As a Jewish Israeli Communist running for election under an Arab banner, Dov Khenin is often the butt of jokes. But for some, he is nothing less than a traitor.
In a country where most of the electorate leans to the right, the 57-year-old member of a Communist party that includes both Jewish and Arab lawmakers is used to threats and hate mail.
But the backlash intensified after his party united with the main Arab factions, including the Islamist Movement, on a joint list ahead of snap elections on March 17.
Although Khenin is not the only Jewish Israeli on the list, which counts 119 people, he holds the eighth slot, making him the only one with a realistic chance of entering parliament on the Arab slate.
Khenin's Facebook page has been filled with a litany of abusive postings including threats of physical and sexual assault, and accusations of anti-Semitism.
"I've been subjected to many threats," the father-of-three told AFP, saying that during last year's 50-day war between Israel and Hamas militants in Gaza, the state security services had to protect him and his family.
"It wasn't a pleasant situation... but it wasn't enough to make me change my views," he told AFP while campaigning in the Bedouin village of Laqiya in Israel's southern Negev desert.
"I see myself first of all as a human being, a socialist, an Israeli, a Jew that cares a lot for his people, and who offers them an alternative, a better way than that presented by the ideology of those ruling Israel."
A proactive legislator, Khenin has been involved in proposing various bills relating to human rights and particularly women's rights.
But he carefully avoids the question of whether or not he is a Zionist -- a label even liberal Israelis give themselves -- perhaps so as not to upset the Arab-Israeli electorate.
If Khenin's views were unpalatable for most Israelis before the snap election was called, the Hadash Communist party's joining forces with three Arab parties has seen the attacks increase exponentially.
"A party of Israel-haters who represent Hamas," wrote one person on Facebook
"It's always amazing to see the Judenrat sucking up to the new Nazis," wrote another, referring to Jewish officials who collaborated, often under duress, with Hitler's regime during World War II.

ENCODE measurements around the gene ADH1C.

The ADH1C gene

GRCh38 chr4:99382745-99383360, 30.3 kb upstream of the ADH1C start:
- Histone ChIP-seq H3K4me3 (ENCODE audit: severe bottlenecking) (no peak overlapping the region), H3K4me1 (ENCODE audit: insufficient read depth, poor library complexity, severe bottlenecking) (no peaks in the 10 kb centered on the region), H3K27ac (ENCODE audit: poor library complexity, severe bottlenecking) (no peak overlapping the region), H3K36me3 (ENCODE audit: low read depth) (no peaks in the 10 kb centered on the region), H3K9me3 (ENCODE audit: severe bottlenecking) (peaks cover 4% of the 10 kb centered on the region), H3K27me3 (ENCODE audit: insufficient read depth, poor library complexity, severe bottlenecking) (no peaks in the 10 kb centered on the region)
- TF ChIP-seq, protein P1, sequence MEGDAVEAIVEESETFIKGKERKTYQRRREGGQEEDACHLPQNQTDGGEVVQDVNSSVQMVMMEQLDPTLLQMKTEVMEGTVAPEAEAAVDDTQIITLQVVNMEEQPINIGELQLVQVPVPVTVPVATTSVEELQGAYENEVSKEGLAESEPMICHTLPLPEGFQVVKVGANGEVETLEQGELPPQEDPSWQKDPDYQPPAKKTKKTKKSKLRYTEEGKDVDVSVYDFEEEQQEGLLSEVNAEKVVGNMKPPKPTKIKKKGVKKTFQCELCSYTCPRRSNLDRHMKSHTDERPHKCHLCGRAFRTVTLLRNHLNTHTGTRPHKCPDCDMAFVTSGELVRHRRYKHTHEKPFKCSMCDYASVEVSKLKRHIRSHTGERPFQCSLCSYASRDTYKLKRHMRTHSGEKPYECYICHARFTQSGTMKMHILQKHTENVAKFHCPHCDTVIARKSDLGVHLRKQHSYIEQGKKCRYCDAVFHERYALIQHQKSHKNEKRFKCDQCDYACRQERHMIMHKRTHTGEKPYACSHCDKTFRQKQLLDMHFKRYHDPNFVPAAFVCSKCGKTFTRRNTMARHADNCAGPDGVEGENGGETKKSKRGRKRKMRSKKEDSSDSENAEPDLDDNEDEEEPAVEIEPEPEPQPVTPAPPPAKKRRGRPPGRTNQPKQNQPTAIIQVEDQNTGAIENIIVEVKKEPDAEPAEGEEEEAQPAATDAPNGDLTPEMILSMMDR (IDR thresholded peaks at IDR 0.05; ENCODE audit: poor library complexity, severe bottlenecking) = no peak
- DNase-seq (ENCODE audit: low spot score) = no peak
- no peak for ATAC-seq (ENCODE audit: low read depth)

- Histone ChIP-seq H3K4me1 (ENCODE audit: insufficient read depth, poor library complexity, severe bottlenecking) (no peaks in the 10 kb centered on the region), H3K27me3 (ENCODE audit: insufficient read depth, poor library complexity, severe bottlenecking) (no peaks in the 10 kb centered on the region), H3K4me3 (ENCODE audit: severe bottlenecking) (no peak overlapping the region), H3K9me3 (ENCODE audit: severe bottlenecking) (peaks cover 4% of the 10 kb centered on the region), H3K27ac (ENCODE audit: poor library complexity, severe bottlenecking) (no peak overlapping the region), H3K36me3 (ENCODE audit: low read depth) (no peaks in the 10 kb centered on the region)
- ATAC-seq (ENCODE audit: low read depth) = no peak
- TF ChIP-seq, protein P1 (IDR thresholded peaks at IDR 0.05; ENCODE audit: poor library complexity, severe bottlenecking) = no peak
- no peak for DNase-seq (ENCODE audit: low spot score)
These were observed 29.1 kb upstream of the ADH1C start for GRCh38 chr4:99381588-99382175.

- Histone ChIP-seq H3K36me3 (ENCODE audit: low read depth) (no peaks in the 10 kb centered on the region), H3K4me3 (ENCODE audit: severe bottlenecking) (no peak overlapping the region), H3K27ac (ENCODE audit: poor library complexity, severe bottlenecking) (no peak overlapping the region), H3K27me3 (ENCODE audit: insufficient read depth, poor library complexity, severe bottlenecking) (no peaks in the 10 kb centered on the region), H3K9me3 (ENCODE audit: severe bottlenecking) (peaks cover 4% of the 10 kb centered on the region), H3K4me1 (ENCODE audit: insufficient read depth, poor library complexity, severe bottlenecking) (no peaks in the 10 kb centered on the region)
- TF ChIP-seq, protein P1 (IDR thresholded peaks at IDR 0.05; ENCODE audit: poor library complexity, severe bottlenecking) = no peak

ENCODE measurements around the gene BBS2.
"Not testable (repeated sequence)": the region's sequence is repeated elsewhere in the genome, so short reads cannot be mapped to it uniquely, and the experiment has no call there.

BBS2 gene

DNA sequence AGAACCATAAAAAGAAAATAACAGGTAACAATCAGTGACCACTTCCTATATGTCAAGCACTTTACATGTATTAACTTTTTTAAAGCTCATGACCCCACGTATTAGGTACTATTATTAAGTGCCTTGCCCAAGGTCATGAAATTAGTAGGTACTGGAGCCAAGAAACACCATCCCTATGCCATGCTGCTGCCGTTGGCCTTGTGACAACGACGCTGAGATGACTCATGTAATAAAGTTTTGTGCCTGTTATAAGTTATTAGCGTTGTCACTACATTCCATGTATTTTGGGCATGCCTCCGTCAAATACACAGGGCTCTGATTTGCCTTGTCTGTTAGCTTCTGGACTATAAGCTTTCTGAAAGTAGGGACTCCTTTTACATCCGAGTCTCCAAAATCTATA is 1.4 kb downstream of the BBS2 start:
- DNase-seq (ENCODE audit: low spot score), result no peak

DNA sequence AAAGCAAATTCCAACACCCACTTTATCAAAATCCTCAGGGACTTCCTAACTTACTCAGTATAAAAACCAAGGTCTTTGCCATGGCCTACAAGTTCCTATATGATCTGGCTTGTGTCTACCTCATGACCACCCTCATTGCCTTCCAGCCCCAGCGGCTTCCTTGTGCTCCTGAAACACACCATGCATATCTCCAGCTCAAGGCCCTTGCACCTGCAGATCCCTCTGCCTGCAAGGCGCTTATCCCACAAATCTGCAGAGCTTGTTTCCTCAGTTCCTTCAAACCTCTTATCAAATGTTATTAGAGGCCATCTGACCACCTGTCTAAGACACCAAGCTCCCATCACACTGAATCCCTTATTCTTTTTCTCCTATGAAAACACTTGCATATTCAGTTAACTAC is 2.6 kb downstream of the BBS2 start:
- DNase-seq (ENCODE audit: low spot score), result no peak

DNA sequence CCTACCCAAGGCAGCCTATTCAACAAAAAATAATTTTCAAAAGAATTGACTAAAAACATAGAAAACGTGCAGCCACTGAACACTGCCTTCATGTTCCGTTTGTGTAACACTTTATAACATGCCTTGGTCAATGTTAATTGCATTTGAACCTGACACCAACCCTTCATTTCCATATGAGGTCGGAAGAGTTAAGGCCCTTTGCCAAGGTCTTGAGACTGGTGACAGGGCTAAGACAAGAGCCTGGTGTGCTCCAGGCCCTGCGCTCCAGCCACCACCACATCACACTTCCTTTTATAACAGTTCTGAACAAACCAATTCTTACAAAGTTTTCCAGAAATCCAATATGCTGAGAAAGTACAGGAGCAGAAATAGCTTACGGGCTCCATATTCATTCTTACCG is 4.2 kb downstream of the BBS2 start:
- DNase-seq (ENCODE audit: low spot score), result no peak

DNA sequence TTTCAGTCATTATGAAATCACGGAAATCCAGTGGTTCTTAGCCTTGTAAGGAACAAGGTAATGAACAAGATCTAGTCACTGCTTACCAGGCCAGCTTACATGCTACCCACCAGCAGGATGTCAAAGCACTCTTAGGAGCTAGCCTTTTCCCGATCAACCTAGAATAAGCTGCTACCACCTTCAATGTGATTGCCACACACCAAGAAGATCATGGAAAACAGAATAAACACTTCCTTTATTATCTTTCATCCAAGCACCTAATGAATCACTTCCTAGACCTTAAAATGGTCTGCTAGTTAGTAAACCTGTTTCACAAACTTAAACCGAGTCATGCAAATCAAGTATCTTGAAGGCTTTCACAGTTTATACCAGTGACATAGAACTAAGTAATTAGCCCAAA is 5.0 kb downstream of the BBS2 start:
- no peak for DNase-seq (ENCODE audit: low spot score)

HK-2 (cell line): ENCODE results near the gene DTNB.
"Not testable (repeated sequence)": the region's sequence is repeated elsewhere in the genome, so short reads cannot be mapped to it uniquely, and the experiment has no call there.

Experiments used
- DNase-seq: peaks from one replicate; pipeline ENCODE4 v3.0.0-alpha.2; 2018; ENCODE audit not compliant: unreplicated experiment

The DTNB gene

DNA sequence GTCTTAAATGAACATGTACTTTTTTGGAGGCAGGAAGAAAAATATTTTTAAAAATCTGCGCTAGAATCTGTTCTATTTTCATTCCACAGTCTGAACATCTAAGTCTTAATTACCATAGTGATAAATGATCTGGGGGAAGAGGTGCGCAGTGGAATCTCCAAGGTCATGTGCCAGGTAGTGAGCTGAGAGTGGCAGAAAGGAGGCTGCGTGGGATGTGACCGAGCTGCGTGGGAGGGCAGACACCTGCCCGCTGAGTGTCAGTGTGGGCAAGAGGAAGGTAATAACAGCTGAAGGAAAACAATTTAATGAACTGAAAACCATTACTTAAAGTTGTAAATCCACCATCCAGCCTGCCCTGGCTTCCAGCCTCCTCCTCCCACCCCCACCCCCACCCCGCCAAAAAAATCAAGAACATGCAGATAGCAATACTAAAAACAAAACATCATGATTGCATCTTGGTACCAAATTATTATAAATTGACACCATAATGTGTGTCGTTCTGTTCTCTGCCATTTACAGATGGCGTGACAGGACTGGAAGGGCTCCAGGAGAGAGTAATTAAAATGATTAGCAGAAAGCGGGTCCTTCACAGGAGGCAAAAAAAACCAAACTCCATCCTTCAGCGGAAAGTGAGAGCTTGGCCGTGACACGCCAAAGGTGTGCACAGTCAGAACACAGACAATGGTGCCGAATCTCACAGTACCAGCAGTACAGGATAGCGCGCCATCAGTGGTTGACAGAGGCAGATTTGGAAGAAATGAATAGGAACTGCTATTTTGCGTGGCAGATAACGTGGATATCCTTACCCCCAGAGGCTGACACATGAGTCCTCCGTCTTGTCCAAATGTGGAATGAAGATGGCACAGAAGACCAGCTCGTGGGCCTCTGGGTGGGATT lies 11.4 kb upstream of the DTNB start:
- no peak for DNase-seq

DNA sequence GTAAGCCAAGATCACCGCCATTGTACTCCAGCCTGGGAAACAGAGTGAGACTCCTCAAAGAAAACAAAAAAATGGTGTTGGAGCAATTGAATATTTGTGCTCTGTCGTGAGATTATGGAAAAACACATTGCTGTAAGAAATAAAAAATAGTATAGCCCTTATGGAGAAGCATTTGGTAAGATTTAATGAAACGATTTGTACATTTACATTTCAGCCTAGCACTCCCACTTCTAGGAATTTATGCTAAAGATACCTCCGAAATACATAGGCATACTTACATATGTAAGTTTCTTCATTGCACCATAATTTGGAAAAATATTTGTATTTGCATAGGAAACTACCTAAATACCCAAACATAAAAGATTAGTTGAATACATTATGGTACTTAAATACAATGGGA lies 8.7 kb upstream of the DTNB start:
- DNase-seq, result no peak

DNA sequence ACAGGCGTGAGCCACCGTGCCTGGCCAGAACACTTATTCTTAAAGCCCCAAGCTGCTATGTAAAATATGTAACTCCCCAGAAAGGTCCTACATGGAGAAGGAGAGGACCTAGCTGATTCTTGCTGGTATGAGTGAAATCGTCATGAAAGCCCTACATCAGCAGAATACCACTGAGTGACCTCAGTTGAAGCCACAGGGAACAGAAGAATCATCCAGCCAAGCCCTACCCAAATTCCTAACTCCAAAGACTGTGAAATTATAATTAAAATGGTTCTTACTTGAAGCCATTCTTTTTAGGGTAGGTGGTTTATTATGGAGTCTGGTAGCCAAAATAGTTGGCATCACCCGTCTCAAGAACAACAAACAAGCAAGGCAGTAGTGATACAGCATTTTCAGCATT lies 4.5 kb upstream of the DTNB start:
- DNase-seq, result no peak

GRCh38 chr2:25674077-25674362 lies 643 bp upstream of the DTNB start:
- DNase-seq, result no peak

"How can a communist exist alongside the extremist Islamic Movement? Shame on you! ... It's sad that there are Jews that have sold their soul," added another.
But Khenin insists that his party has not "merged with the Islamic Movement."
"There's a political alliance here by parties who depend on the (vote of the) Arab population primarily to counter attempts to exclude Arabs from the Israeli political arena," he said.
The Arab joint list was formed in January to fight against the domineering influence of the right-wing parties who featured prominently in Prime Minister Benjamin Netanyahu's ruling coalition, its leaders say.
"The extreme right-wing government has led the Israeli society to a deadlock," Khenin said of Netanyahu's outgoing cabinet which included hawkish pro-settlement ministers and those who flatly oppose the notion of a Palestinian state.
"After years under Netanyahu's rule, there's no security here, there's no peace. There are no solutions for social problems."
During the previous elections in 2013, Hadash and the other Arab parties ran separately, collectively chalking up 11 seats.
But after the threshold of minimum votes needed for any representation in parliament was raised from 2.0 to 3.25 percent, the parties were forced to unite in order to survive.
A poll published Wednesday in the Haaretz daily predicted the joint list will garner 12 seats -- the same number as the centrist Yesh Atid and the far-right Jewish Home party.
The other candidates on the joint list, which is hoping to become the third bloc within the next parliament, speak Hebrew when talking with Khenin, although he also understands Arabic.
Far from the failed rounds of peace talks and settlement building of Netanyahu's hawks, Khenin wants an independent Palestinian state living in peace beside Israel, and an enfranchised Arab minority existing within the Jewish state.
"This minority doesn't pose a threat to anyone, and equal rights for them shouldn't frighten Jews. It will not exist in the place of Jews, but side by side.
"A democratic state in which citizens have equal rights is not something one should fear, but work to realize."
As for the thorny issue of Jerusalem's status: "Two capitals in Jerusalem is very possible. It will fulfil the aspirations of both peoples, and enable us to achieve peace in this land," he said.
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